Exactly what I was basing my 'idea' off. Seemed like a reasonable idea, perhaps one of the clever people on the list will think 'that's too easy' and rattle out a solution..



Maybe take a look at some of Kye's SD code - he has put all sorts of goodies into the code. He also has some string routines.



Have been looking at Kye's excellent code (and not understanding 1/2 of it), but was thinking that as this had been discussed before that perhaps I was missing the obviously adaptable code from the {not immediately obvious name} object.

Must now go and try Kye's code reading a small file with a big buffer. See what sort of 'errors' it throws and if they are acceptable..

Thanks heaps for your input - Additional comments and thoughts welcome...

Dr_Acula
11-10-2010, 12:55 PM
This is probably a strange bit of code to post here, but this is sbasic reading in a line of text


function LineInput(number=byte)=string
var lineoftext=string
var a=byte
lineoftext=""
a=0
while a<>13 do
begin
read #number;a
lineoftext=lineoftext+chr$(a)
end
read #number;a
lineoftext=left(lineoftext,len(lineoftext)-1) rem remove the return at the end
end = lineoftext


I think you could replicate something in spin. eg, read in a byte at a time, build up a string, check for an ascii 13, and when you find one, end the function and return the string minus the return.

This works for files that end in 13,10 ie CRLF so when you get a 13, you need to read in one more byte which will be the 10, and discard it.

I suspect Kye's code has the required building blocks.

If the line returned is "END" then it is the end of the file.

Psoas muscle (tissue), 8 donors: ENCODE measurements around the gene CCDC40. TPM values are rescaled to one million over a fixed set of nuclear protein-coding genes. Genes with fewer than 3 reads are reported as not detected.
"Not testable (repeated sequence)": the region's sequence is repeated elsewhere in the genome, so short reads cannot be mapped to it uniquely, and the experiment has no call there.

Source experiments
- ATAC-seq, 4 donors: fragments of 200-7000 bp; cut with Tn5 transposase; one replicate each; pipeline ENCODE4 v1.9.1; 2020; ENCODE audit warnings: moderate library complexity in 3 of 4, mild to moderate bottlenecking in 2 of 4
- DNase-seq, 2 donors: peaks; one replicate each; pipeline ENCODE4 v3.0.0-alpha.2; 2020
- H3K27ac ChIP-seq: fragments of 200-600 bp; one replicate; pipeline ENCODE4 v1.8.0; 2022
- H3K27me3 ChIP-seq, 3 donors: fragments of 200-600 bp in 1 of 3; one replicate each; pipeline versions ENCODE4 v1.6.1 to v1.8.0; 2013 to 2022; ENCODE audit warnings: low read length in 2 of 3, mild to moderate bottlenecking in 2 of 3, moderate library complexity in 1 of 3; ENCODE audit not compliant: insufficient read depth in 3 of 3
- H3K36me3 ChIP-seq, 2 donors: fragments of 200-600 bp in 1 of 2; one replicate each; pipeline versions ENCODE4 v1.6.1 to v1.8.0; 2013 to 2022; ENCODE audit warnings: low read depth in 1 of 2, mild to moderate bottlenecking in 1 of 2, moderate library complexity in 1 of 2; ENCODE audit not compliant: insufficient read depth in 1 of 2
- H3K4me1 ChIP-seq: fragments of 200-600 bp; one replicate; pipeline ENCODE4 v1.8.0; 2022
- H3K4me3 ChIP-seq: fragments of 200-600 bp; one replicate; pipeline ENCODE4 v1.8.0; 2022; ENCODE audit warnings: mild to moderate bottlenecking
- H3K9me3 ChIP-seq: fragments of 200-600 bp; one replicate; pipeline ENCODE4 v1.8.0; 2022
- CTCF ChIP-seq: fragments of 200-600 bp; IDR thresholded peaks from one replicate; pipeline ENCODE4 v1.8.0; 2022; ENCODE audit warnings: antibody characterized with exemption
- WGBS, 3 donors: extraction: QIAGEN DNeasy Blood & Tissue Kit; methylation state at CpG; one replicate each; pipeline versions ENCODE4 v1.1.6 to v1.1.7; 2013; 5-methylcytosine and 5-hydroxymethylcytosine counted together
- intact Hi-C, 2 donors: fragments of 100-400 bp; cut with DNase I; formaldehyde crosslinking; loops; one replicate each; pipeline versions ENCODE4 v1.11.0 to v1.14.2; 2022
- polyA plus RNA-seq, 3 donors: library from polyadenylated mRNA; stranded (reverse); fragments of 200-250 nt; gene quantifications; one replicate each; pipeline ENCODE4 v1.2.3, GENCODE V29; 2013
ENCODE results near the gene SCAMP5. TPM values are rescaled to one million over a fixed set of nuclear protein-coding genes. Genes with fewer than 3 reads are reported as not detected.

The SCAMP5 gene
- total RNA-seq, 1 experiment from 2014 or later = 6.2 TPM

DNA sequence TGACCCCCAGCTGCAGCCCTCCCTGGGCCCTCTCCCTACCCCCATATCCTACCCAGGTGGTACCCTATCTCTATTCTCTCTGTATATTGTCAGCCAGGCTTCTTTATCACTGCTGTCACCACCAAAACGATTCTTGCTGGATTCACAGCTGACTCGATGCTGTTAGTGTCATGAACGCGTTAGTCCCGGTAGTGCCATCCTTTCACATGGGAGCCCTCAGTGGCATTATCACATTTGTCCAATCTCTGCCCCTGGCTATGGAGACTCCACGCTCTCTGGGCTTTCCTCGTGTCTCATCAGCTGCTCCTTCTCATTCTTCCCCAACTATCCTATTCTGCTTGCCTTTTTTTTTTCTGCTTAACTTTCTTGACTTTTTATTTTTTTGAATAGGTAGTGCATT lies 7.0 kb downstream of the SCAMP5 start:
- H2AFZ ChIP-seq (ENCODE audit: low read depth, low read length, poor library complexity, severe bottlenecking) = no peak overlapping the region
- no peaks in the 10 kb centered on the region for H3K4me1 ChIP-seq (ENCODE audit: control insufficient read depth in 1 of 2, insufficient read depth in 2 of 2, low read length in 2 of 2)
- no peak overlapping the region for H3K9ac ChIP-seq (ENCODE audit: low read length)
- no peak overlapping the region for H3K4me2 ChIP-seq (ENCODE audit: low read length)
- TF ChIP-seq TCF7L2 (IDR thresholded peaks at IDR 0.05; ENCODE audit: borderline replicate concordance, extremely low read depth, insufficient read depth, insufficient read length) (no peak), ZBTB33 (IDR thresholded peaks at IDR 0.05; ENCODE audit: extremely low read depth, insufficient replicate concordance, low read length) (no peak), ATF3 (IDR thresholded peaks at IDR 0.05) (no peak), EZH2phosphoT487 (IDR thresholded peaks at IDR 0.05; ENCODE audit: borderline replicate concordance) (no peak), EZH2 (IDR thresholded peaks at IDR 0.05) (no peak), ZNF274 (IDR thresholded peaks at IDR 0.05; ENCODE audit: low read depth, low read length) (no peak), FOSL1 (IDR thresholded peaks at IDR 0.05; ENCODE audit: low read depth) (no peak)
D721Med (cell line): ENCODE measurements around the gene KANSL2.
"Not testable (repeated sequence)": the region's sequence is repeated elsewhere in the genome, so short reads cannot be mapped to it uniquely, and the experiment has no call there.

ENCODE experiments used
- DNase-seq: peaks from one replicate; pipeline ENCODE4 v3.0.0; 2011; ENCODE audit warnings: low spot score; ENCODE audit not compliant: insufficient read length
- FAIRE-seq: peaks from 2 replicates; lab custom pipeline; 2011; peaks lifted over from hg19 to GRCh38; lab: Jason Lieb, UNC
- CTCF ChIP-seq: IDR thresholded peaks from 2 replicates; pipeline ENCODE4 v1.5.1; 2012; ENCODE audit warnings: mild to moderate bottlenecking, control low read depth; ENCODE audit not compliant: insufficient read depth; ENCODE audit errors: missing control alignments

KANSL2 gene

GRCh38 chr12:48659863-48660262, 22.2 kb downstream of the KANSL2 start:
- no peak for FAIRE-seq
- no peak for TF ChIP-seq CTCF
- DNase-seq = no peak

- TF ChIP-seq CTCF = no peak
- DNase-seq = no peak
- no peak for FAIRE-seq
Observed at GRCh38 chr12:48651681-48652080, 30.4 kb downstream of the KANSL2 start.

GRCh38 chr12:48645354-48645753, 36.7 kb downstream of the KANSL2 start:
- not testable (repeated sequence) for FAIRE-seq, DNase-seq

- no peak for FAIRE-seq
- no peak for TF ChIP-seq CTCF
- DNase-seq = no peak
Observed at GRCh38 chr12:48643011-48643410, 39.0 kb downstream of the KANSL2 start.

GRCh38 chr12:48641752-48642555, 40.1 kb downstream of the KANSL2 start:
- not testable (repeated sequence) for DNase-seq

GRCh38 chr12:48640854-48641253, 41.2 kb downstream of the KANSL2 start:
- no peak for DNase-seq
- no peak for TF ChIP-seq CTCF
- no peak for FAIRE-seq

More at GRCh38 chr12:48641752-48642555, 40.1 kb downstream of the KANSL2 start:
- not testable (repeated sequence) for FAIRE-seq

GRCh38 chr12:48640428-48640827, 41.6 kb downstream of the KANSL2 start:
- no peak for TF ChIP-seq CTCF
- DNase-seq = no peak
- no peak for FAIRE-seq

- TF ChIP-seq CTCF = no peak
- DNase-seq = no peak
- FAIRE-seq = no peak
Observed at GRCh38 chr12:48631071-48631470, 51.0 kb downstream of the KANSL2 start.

Dave Hein
11-10-2010, 03:51 PM
pacman,

The following method would work with FSRW to read one line at a time.



PUB gets(str, num) | i, value
{{
This routine reads a string from a file. It will return a value of
zero when the EOF is encountered. Otherwise, it will read up to
num-1 characters unless a linefeed or NULL is encountered.
}}
result := str
repeat i from 1 to num - 1
value := \fsrw.pread(str, 1)
IF (value < 1)
IF (i == 0)
RETURN 0
QUIT
IF (BYTE[str] == 0)
QUIT
if byte[str++] == 10
quit
BYTE[str] := 0


It returns a value of zero when it encounters the end of file. Unix/Linux text files terminate each line with a linefeed (decimal 10). Windows terminates each line with CR, LF (13, 10). In both cases the LF is the last character of the line.

If you know that the files will be no bigger than 35*256 you could use a single call to pread to read the entire file, and then replace all the linefeeds with nulls to make them null-terminated strings. pread will return a value indicating the number of bytes actually read.

Dave

MagIO2
11-10-2010, 07:22 PM
Easy, isn't it?

Simply have a buffer which has the size of your max. line-length (plus line end). You said 35 characters.
You read 35 minus number of unprocessed characters of the previous loop into the buffer start address plus the number of unprocessed characters.
For the first loop the number of unprocessed characters is 0, so you read 35 characters to the beginning of the buffer.

Then you search in the buffer for the lineend-character and replace it with $00, which is the string-end character in SPIN. You can now use the buffer-start-address in any string-function for example to print it on a TV.

When you're done with whatever you want to do you simply use the bytemove instruction to copy the rest of the buffer to the start of the buffer. And go back to the loop.

If the file is read completely the FSRW will tell you that you read less than 35 characters.

You can have a look at the ConfigReader I added a while ago to the Object exchange.

Of course reading character by character will work as well, but it will be much slower.